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Communication Tips & Learning a Language Fast

By: Jonathan Hedley - Updated: 18 Sep 2012 | comments*Discuss
 
Learning A Language Fast Language Tips

Most of us don't have much time to devote ourselves to a crash language course before going away, and thanks to the fact that our language is spoken so universally few of us even think of it as a major issue.

Not wanting to spend our precious holiday funds on a language course that may pay no dividends whatsoever is perfectly understandable - in fact, it would very probably be a complete waste of money. Certainly the best, and some would say the only, way to learn a language is to go to the country where it's spoken.

Full Immersion

Immersing yourself in the culture brings more results in just a few days than most language courses lasting months, but only if you apply yourself. Obviously you'll need to get a few basics down beforehand, as well as a couple of fundamental tools (e.g. a phrasebook), so here are a few tips for doing so.

  • On one side of a sheet of paper, write down the first 50 or so words and short phrases that come into your head that you think will be essential, together with their translations. These will include all the basic greetings and niceties ('hello', 'please', 'thank you', 'yes', 'no'), numbers, and the pronunciation of letters of the alphabet. On the same side, note down any particular pronunciation rules that differ from English. For example in Spanish, a double 'L' makes a 'Y' sound, so 'paella' is pronounced 'paeya'.
  • On the other side of the sheet of paper, write down the ten or so most important irregular verbs. Which verbs these are will depend slightly on the language - a decent phrasebook should help you decide - but will certainly contain 'to be', 'to have' and 'to do'. Translate these verbs with their conjugations in the present - I am/you are/he is; I have/you have/he has; I do/you do/he does; etc.
  • Carry this piece of paper around with you and pull it out at every opportunity to read through it - on the train, on the toilet, in the waiting room when you go to get your jabs. Sheer saturation will penetrate even the most impermeable mind. By the time you get to the airport departure lounge you should be able to start forming very basic conversations in your head.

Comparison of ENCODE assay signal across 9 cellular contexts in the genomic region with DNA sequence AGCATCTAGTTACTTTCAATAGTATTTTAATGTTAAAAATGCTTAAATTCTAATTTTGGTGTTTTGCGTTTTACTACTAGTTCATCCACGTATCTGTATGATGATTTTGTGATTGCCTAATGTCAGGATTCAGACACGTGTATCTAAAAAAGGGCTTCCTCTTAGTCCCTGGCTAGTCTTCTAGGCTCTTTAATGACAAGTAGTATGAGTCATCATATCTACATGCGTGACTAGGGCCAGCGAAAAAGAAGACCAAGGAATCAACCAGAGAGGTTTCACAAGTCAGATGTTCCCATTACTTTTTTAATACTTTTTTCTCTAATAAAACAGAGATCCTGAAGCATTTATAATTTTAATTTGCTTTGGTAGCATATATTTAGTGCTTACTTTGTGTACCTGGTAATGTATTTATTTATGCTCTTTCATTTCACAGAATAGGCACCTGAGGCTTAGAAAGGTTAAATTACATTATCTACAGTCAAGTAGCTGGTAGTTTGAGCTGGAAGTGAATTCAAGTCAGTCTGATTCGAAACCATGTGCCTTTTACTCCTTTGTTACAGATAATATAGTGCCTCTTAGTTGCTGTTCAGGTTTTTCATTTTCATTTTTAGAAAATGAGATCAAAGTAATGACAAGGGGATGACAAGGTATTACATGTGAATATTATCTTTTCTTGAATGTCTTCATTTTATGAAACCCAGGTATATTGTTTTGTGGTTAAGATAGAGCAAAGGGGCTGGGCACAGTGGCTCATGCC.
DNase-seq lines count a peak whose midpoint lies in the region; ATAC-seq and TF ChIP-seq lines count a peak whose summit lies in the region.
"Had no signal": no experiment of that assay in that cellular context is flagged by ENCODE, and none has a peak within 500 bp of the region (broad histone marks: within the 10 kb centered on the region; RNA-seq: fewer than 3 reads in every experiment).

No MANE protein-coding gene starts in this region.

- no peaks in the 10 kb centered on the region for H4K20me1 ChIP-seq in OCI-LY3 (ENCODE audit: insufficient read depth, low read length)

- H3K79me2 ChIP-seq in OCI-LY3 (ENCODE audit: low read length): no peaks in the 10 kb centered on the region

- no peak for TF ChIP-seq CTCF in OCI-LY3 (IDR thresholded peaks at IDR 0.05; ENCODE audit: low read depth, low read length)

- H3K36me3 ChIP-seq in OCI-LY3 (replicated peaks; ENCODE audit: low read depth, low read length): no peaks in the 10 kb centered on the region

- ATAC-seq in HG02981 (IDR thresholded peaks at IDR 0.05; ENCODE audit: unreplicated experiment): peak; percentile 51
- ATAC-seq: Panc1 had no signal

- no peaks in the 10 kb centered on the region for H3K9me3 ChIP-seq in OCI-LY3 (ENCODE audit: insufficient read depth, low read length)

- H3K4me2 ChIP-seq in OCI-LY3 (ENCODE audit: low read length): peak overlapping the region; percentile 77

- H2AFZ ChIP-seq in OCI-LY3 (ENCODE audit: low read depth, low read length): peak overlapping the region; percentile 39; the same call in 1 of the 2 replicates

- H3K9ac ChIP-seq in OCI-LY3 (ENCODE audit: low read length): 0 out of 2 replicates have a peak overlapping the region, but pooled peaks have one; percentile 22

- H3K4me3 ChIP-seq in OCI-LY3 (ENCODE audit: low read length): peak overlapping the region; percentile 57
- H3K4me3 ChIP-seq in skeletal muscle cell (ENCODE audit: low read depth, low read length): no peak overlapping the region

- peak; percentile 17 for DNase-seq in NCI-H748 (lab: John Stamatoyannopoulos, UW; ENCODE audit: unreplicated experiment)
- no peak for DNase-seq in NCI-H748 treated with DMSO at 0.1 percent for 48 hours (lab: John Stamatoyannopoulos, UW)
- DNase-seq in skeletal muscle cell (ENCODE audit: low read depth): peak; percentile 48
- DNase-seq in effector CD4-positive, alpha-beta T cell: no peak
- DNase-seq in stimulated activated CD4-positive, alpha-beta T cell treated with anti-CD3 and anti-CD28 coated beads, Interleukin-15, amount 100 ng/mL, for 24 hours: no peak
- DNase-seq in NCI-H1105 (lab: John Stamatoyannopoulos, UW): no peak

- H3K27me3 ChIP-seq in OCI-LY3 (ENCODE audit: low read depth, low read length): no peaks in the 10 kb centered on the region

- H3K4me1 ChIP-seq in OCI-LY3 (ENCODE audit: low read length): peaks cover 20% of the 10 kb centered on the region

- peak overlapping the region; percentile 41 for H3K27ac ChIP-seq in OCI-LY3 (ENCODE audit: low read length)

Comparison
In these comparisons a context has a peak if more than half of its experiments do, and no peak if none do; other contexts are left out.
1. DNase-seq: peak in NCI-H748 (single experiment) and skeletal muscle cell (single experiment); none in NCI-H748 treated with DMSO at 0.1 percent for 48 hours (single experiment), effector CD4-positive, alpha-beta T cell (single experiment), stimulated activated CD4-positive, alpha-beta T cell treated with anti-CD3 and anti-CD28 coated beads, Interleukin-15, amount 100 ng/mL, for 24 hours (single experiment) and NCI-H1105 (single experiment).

• On the plane/train/magic carpet - whatever your mode of transit - you begin to think in your new foreign language, and you don't stop again until the end of your trip. From this point on, every time an opportunity presents itself for you to use a word you know, do it. Even if it's just one word in a sentence full of English words. A lot of people put a lot of stock in keeping your ears open - and this is essential - but you also have to keep your mouth open. Half the battle is training the muscles in your mouth to get used to uttering the words at a speed that's not painful to listen to.

Here you have your basic tools, and you'd be surprised how much the above steps can set you on your way. Taking these basic steps, which require minimum time expenditure, opens the floodgates when you become fully immersed in the culture.

Necessity is the Mother of all Invention

A basic smattering of the language opens up endless possibilities and increases your enjoyment of the whole experience tenfold. To your hosts, it raises your status from that of 'Stupid Tourist' to 'Cultured Intellectual Philanthropist'. At this point you make friends and communicate fervently, tapping into a wealth of resources you never even knew you had - a whole dictionary of spontaneous hand signals, a sudden sensitivity to body language, the art of mime and expression, even invention of words.

All of these things contribute to the nurturing of your relationship with the place - those first thrilling steps of realisation when you suddenly get a glimpse, through speaking the language, of something indefinable about the people and the culture.

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